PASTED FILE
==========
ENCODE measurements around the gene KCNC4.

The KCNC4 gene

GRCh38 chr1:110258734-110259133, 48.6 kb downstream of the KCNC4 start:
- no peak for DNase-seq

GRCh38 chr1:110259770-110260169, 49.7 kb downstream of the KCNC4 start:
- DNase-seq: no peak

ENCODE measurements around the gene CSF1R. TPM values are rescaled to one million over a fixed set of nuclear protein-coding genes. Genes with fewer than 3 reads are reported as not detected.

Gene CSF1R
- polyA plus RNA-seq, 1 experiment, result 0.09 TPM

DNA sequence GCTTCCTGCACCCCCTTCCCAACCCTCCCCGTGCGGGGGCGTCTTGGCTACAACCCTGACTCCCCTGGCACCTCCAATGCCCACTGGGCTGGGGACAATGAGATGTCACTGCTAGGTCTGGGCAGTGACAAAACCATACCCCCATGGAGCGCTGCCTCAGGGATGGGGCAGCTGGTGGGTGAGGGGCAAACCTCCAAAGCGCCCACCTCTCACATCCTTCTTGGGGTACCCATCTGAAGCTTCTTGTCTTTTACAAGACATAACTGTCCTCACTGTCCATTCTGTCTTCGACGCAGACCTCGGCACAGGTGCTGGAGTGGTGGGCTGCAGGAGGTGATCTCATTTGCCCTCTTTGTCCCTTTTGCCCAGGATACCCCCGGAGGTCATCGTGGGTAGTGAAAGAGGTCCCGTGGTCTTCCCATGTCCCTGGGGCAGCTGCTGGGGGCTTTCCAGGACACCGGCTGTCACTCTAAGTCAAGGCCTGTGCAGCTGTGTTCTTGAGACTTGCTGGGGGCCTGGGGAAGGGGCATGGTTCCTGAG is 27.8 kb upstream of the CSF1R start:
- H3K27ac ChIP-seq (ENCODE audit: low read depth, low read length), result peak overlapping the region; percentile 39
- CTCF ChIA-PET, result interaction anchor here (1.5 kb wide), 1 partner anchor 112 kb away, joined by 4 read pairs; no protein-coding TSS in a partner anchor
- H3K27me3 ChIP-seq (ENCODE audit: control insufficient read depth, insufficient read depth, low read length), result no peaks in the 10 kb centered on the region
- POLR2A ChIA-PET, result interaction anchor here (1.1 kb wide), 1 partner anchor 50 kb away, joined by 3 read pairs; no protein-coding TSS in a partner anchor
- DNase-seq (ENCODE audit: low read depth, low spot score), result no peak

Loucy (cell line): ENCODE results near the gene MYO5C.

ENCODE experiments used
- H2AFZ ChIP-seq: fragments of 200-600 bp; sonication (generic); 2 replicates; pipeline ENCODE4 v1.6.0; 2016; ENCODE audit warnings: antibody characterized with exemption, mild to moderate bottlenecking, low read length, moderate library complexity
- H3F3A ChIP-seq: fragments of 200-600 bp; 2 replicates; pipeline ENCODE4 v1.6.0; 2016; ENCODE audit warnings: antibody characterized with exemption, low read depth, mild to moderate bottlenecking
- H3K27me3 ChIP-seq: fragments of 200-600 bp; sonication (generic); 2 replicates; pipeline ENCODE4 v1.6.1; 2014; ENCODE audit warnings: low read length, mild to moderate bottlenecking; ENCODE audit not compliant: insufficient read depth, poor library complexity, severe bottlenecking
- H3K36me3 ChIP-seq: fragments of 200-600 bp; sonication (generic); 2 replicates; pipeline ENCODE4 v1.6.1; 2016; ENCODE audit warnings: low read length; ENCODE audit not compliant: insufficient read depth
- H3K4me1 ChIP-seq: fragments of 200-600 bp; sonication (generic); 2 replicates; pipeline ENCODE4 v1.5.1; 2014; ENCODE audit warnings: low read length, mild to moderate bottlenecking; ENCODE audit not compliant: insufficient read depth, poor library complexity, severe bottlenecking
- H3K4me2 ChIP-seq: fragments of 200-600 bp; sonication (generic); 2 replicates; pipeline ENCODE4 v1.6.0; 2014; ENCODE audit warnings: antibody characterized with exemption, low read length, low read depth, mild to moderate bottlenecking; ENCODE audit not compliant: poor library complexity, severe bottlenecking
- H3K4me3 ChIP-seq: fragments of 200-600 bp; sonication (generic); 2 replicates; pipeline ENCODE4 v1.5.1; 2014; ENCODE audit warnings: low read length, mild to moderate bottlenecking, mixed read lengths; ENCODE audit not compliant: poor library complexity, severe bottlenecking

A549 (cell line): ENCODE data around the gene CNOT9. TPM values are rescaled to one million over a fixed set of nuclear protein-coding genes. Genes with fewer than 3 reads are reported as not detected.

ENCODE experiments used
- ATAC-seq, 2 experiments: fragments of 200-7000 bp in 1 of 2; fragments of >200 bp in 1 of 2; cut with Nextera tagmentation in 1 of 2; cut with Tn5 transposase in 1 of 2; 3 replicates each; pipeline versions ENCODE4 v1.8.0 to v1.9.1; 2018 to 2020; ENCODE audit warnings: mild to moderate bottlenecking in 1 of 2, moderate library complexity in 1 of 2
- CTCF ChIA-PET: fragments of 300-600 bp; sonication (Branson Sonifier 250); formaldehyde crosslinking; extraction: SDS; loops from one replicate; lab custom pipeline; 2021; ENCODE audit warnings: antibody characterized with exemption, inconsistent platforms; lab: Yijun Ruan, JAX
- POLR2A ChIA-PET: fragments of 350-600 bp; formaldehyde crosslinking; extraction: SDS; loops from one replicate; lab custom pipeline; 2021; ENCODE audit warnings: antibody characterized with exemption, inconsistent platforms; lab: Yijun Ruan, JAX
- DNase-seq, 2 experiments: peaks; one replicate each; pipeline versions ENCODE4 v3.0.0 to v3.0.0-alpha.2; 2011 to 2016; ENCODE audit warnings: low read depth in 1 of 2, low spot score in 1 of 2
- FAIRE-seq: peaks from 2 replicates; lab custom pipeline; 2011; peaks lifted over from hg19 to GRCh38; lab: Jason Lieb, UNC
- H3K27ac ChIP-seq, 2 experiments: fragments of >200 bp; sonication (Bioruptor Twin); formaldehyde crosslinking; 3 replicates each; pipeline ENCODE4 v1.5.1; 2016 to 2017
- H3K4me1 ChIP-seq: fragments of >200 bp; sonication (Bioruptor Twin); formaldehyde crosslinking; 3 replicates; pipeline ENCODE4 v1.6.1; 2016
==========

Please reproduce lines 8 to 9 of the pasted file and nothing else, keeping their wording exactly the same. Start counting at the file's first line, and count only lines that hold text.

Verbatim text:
Gene CSF1R
- polyA plus RNA-seq, 1 experiment, result 0.09 TPM